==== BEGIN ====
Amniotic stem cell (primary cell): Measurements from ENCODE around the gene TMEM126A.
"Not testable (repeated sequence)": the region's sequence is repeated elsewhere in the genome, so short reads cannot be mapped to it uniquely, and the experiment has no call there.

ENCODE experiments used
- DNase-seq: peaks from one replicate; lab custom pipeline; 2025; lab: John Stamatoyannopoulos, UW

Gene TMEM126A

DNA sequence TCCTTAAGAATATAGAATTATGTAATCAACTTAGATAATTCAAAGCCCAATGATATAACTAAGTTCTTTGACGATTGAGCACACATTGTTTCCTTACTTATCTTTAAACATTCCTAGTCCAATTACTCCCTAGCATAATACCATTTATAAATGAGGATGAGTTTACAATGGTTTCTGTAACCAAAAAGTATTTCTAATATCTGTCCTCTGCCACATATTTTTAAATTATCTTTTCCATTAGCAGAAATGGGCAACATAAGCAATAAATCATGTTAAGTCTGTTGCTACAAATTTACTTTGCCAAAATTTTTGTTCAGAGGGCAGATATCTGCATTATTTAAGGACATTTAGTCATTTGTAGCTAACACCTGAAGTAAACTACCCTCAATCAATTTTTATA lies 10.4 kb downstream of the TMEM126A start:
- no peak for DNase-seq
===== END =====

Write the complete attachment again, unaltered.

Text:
Amniotic stem cell (primary cell): Measurements from ENCODE around the gene TMEM126A.
"Not testable (repeated sequence)": the region's sequence is repeated elsewhere in the genome, so short reads cannot be mapped to it uniquely, and the experiment has no call there.

ENCODE experiments used
- DNase-seq: peaks from one replicate; lab custom pipeline; 2025; lab: John Stamatoyannopoulos, UW

Gene TMEM126A

DNA sequence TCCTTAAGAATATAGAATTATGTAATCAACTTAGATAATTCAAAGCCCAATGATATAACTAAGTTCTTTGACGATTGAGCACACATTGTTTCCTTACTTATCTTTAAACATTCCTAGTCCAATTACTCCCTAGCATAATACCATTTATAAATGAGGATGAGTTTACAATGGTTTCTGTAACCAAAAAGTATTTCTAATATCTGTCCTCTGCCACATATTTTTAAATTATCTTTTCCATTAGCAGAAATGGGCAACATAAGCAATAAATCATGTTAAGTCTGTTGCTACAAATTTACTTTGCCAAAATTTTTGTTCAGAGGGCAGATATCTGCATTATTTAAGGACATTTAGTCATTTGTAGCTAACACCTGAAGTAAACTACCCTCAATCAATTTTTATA lies 10.4 kb downstream of the TMEM126A start:
- no peak for DNase-seq